Sunday, 14 April 2013

It’s the Great Machine, Charlie Brown!

Alright, so perhaps it was more like a giant pumpkin.

However, I think the same level of astonishment and wonder felt by Charlie in the 1966 TV Special applies to our period from a technological point of view. In fact, the 1920s were very prolific years in the machine-inventing area.

Here is a list of some of the machines invented in this period:
  • Traffic lights (1920): the first 4-way three colour traffic light was invented by police officer William L. Potts In Detroit, Michigan
  • Hair dryer (1920): the first handheld household hair dryer was not very efficient and overheated easily, but it beat the alternative: prior to this invention, women used to blow-dry their hair by attaching a pipe to a vacuum cleaner
  • Lie detector/Polygraph (1921): invented by John A. Larson, a medical student, and Leonarde Keeler, a detective, it measured the heartbeat and breathing rate to check whether the person was lying or not
  • Convertible (1922): the credit for envisioning and building the first practical retractable manual hardtop system belongs to Ben P. Ellerbeck; however, the first power-operated convertible was made by Georges Paulin in 1934 (a Peugeot 402BL Éclipse Décapotable) – side note: Paulin was a dentist.
  • Bulldozer (1923): invented by a farmer, James Cummings, and a draftsman, J. Earl McLeod.
  • Instant Camera (1923): although Edwin Land is credited with creating the first commercial instant camera in 1948, the first actual instant camera was invented in 1923 by Samuel Shlafrock.
  •   Pop-Up Toaster (1926): Charles Perkins Strite invented it in 1919 and Waters-Genter Company developed the first consumer pop-up toaster in 1926, which could simultaneously toast both sides of the bread and turn itself off automatically after making the toast. It was called the TOASTMASTER! – Thank you, Charles P. Strite for making my breakfast come true in an easy, non-life threatening way!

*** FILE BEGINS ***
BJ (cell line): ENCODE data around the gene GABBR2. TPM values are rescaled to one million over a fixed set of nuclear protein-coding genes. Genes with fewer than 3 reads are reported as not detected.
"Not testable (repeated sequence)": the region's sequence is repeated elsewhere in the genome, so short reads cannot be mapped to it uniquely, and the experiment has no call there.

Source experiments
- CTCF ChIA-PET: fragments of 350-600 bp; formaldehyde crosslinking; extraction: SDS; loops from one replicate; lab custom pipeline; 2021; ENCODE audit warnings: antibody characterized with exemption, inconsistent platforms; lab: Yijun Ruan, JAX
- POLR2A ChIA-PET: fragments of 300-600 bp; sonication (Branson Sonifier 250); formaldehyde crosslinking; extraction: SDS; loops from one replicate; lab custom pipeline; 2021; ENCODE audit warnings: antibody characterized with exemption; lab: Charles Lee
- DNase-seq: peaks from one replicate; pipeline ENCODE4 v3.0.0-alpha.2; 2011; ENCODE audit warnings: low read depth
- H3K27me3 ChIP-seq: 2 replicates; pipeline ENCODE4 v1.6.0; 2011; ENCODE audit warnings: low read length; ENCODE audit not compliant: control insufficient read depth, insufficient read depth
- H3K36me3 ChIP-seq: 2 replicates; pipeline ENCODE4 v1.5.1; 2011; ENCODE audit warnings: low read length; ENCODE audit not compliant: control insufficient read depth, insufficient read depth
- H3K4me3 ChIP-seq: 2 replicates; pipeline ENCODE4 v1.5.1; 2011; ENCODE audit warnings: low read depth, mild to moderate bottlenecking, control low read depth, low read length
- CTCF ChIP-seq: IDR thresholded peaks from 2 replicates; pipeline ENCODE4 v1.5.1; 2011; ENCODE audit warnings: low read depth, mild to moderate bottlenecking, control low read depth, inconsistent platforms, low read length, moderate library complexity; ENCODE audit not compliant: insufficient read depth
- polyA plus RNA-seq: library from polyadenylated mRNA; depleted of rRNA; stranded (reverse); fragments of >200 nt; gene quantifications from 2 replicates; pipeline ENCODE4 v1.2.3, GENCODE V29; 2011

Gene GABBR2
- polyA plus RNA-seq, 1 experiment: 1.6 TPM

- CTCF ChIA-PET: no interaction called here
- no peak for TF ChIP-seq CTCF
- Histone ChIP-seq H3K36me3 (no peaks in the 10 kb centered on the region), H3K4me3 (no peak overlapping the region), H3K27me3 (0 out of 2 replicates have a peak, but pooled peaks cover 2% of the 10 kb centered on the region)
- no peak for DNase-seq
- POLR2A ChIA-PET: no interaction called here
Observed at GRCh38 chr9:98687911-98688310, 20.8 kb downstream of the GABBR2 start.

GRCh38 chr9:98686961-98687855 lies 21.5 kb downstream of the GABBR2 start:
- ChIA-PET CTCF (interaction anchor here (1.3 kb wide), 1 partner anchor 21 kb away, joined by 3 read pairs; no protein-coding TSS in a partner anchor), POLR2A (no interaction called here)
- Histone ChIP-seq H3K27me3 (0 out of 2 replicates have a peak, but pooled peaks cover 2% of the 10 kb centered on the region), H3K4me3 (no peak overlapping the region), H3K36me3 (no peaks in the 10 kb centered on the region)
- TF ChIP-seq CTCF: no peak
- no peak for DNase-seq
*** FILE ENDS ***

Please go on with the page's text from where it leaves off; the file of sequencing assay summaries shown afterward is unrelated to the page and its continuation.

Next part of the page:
• Drive-through (1928): City Center Bank, today known as UMB Financial Corporation, opened the first drive-up window. A few years later, the Grand National Bank in St. Louis opened a drive-through with a slot for night deposits. Today, drive-through rules the world!
Honourable mentions go to objects which were invented in this period as well, but cannot be considered machines because, well, they don’t have, like, engines or anything. Here they are:
  • Jungle Gym (1920), by Sebastian Hinton
  • The Band-Aid (1920), by Earle Dickson
  • Cotton Swabs, a.k.a. Q-Tips (1923), by Polish-born American Leo Gerstenzang – side note: he originally named them “Baby Gays”. Seriously.
  • Cheeseburger (1924 or 1926, the dates are a little fuzzy), by Lionel Sternberger.
  •   Bubble Gum (1928)! Invented by an accountant, Walter Diemer, marketed under the name “Dubble Bubble”. Its sales exceeded 1.5 million dollars in its first year.
  • The Tampon (1929) was made by Dr. Haas and sold under the name Tampax.
So, now you can all sleep better at night, knowing where your breakfast and your bubble gum come from.
Also, J. Earl McLeod, the man who invented the bulldozer, is NOT the Highlander, so don’t go trying to cut his head off!

Don’t forget to be awesome,
Sara Santos.

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